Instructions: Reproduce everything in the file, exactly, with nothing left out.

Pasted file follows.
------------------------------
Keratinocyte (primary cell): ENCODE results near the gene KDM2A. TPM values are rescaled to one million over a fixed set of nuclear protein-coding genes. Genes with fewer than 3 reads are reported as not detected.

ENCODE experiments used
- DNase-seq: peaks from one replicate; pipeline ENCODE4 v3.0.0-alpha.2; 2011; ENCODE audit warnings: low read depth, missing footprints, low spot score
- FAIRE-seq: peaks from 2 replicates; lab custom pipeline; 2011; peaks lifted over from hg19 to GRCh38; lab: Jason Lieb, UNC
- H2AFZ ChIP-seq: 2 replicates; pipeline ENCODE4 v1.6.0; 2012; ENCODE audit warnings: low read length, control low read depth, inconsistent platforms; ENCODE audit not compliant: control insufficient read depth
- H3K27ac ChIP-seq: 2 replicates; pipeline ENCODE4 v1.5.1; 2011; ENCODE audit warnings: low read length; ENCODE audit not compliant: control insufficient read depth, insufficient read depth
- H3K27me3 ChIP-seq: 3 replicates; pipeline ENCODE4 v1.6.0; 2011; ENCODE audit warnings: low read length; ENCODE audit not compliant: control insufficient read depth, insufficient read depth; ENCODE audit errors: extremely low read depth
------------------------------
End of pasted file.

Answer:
Keratinocyte (primary cell): ENCODE results near the gene KDM2A. TPM values are rescaled to one million over a fixed set of nuclear protein-coding genes. Genes with fewer than 3 reads are reported as not detected.

ENCODE experiments used
- DNase-seq: peaks from one replicate; pipeline ENCODE4 v3.0.0-alpha.2; 2011; ENCODE audit warnings: low read depth, missing footprints, low spot score
- FAIRE-seq: peaks from 2 replicates; lab custom pipeline; 2011; peaks lifted over from hg19 to GRCh38; lab: Jason Lieb, UNC
- H2AFZ ChIP-seq: 2 replicates; pipeline ENCODE4 v1.6.0; 2012; ENCODE audit warnings: low read length, control low read depth, inconsistent platforms; ENCODE audit not compliant: control insufficient read depth
- H3K27ac ChIP-seq: 2 replicates; pipeline ENCODE4 v1.5.1; 2011; ENCODE audit warnings: low read length; ENCODE audit not compliant: control insufficient read depth, insufficient read depth
- H3K27me3 ChIP-seq: 3 replicates; pipeline ENCODE4 v1.6.0; 2011; ENCODE audit warnings: low read length; ENCODE audit not compliant: control insufficient read depth, insufficient read depth; ENCODE audit errors: extremely low read depth